Our rivers and seas are quickly becoming a plastic soup. Billions of fragments of microplastics – tiny synthetic polymers less than five millimetres across – are washed into the environment every day. Many end up being consumed by tens of thousands of marine species ranging from shrimps to turtles.
We are only beginning to understand the consequences of pervasive plastics in the environment but we know they include the suppression of appetite in the animals that ingest them. This one impact alone could profoundly change the interaction between predator and prey, altering the balance of entire ecosystems.
As with carbon emissions, pesticides and habitat loss, we have left it far too late to take action on microplastic pollution.
As with carbon emissions, pesticides and habitat loss, we have left it far too late to take action on microplastic pollution. Every year, the European Union releases microplastics equal to 10 billion plastic bottles, an amount six times larger than the infamous Pacific Ocean ‘garbage patch’.
However, the recent announcement by the European Chemicals Agency that it will bring in a law to stop 36,000 tonnes of microplastics a year from being added to cosmetics, paints, detergents and certain farm and medical products signals a degree of progress.
While the EU proposal is welcome, some green groups remain underwhelmed. First, the ban only covers 90% of microplastics in products. The remaining 10% is more than enough to have a massive impact on marine and freshwater life. Second, the ban will not come into force until 2020 or later, so damage will continue until well into the next decade. Third, and most alarming, is that around two-thirds of the world’s microplastics come from the laundry of synthetic textiles and the erosion of tyres while driving.
These sources are not covered by the European Chemicals Agency proposal. Personal care products only account for 2% of the global release of primary microplastics to the world oceans.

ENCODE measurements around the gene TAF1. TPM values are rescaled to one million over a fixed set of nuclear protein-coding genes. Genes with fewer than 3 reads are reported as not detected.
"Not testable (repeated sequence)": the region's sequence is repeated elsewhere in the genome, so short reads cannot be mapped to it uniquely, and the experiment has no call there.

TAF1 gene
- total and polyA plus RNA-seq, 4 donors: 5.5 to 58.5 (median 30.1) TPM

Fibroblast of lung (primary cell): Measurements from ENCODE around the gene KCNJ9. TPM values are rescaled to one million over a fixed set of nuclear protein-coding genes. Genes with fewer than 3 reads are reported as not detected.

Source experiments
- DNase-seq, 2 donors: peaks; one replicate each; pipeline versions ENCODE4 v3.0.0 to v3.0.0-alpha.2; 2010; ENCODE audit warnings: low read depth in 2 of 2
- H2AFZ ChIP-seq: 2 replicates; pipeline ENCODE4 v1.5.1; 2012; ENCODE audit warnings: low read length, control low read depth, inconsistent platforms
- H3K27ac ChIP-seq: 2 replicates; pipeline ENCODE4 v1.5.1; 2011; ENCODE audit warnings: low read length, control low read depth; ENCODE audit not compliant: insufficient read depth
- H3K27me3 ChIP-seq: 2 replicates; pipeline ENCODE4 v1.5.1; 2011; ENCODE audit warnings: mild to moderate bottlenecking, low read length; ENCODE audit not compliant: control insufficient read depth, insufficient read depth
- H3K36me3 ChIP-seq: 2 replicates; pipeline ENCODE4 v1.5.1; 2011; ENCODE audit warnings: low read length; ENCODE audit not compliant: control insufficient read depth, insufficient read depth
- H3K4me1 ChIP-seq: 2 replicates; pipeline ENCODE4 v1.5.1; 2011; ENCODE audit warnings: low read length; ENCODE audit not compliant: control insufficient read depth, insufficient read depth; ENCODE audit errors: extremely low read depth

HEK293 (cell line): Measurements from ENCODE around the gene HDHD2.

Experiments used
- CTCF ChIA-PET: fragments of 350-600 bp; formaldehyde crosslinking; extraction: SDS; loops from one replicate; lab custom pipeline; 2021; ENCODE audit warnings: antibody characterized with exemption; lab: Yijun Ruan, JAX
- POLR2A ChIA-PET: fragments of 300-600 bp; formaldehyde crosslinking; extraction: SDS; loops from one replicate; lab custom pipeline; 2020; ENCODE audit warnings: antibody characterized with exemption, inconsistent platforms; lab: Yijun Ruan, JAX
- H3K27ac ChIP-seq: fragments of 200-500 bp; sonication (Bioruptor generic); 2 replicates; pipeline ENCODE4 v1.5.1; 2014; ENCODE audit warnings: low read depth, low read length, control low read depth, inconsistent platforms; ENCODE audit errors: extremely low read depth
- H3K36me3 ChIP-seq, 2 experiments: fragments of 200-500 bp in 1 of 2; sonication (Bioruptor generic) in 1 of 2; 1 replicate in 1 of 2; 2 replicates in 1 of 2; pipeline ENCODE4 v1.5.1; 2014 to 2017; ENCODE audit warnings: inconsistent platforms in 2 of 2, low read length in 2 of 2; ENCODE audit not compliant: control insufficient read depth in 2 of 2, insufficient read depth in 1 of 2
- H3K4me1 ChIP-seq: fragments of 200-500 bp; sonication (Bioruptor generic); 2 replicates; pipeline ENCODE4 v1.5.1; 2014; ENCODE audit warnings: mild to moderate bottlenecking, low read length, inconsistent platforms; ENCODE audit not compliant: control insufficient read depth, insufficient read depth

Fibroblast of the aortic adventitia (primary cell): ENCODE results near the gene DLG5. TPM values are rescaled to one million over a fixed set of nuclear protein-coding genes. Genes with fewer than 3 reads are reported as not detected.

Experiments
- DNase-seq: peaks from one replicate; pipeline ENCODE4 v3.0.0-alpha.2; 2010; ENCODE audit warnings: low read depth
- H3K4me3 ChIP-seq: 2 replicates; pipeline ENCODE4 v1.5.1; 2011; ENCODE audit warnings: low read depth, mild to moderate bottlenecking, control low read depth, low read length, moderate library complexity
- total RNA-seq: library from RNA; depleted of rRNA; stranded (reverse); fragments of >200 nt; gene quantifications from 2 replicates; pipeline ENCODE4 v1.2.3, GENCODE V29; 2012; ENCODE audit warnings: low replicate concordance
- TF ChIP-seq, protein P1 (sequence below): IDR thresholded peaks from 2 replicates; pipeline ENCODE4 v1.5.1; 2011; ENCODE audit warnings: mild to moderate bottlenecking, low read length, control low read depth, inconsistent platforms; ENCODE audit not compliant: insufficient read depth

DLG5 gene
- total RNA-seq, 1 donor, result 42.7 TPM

So we won’t fix the plastic soup crisis without stopping trillions of minuscule plastic particles that break off from clothes and tyres every day before making their way along gutters, sewers and rivers into the sea.
Consumption of synthetic fibres rose 300% (from 16 to 42 million tons) between 1992 and 2010 and has continued to grow. Similarly, the number of vehicles on roads grew by 78% between 2000 and 2015. Last year was a record breaker for global car sales, with nearly 90 million cars and light vehicles sold.
I try and end these columns on a positive note but this week I confess to being a bit overwhelmed by the scale and the complexity of this problem. As hard as it will be, there are probably things we can do about macroplastics – reduce or eliminate plastic packaging, deposit return schemes for PET bottles and the modernisation of recycling facilities.
Barring a technological wonder-cure, it could be a new generation of consumers who will solve this crisis by buying fewer synthetic clothes and shunning car ownership.
Microplastics are order of magnitude more intractable an issue and few credible proposals have emerged to date. Ecodesign of rubber polymers and tyres to reduce abrasion, the development of new fabrics that don’t shed fibres when washed, and the filtering of plastic fragments before they reach the water environment have all been suggested. But even if we get all these in place quickly they will only amount to a partial solution.
In the end, barring a technological wonder-cure, it could be a new generation of consumers who will solve this crisis by buying fewer synthetic clothes and shunning car ownership. This won’t happen overnight. In the developing world, 80% of clothes bought are synthetic (compared to less than 50% in the developed world) and consumption is on the rise. This is one of those thorny environmental problems that is likely to get worse before it gets better.
Jonny Hughes, Chief Executive
This article first appeared in The Scotsman on Tuesday 12 February.
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Our rivers and seas are quickly becoming a plastic soup. Billions of fragments of microplastics – tiny synthetic polymers less than five millimetres across – are washed into the environment …